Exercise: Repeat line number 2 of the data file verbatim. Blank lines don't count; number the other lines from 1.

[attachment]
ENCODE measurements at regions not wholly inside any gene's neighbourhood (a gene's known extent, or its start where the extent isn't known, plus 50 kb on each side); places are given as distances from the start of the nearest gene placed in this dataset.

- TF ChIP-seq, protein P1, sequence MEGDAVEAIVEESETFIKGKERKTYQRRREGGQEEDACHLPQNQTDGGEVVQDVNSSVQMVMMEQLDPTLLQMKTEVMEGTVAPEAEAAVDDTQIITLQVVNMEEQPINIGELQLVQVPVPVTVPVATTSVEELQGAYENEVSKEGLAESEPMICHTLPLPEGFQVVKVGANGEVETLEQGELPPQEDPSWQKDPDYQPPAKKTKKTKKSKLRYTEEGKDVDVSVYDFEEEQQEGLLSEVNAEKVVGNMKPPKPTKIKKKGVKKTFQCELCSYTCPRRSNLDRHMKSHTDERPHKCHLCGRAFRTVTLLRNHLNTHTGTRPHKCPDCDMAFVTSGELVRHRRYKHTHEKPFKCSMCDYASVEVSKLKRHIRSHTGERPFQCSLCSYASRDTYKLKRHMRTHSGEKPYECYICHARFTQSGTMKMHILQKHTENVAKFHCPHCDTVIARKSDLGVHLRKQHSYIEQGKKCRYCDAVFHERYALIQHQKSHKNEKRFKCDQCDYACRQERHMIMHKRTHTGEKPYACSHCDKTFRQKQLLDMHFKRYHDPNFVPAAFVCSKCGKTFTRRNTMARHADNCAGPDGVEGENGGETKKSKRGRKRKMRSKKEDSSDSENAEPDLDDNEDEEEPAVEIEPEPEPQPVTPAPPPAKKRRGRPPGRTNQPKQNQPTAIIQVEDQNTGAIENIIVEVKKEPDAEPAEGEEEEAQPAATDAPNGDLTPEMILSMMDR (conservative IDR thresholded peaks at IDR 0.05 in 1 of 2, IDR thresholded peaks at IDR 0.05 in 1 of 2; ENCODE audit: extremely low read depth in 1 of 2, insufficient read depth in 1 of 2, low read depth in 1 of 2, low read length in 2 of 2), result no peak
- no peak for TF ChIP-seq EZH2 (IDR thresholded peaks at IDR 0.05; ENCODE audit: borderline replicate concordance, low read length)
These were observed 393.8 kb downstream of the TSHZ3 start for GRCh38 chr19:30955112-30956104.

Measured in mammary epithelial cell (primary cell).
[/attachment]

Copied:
- TF ChIP-seq, protein P1, sequence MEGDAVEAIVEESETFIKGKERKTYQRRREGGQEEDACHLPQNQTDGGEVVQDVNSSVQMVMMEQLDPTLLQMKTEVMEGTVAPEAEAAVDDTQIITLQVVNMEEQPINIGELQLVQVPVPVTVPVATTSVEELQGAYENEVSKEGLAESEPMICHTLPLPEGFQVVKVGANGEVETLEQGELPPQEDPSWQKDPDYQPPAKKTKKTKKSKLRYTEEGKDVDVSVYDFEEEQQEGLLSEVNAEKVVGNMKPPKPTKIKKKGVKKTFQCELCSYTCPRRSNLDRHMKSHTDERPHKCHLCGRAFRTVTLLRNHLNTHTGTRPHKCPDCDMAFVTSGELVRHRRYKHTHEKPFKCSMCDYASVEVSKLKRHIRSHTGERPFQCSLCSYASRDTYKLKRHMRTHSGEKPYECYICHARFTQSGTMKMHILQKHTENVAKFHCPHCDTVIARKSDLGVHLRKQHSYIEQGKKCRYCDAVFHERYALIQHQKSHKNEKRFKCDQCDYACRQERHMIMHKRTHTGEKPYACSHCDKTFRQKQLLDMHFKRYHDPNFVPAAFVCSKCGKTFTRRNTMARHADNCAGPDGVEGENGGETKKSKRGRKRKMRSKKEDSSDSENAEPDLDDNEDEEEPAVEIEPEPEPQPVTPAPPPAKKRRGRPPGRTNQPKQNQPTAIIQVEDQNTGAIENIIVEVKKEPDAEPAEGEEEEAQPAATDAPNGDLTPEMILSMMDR (conservative IDR thresholded peaks at IDR 0.05 in 1 of 2, IDR thresholded peaks at IDR 0.05 in 1 of 2; ENCODE audit: extremely low read depth in 1 of 2, insufficient read depth in 1 of 2, low read depth in 1 of 2, low read length in 2 of 2), result no peak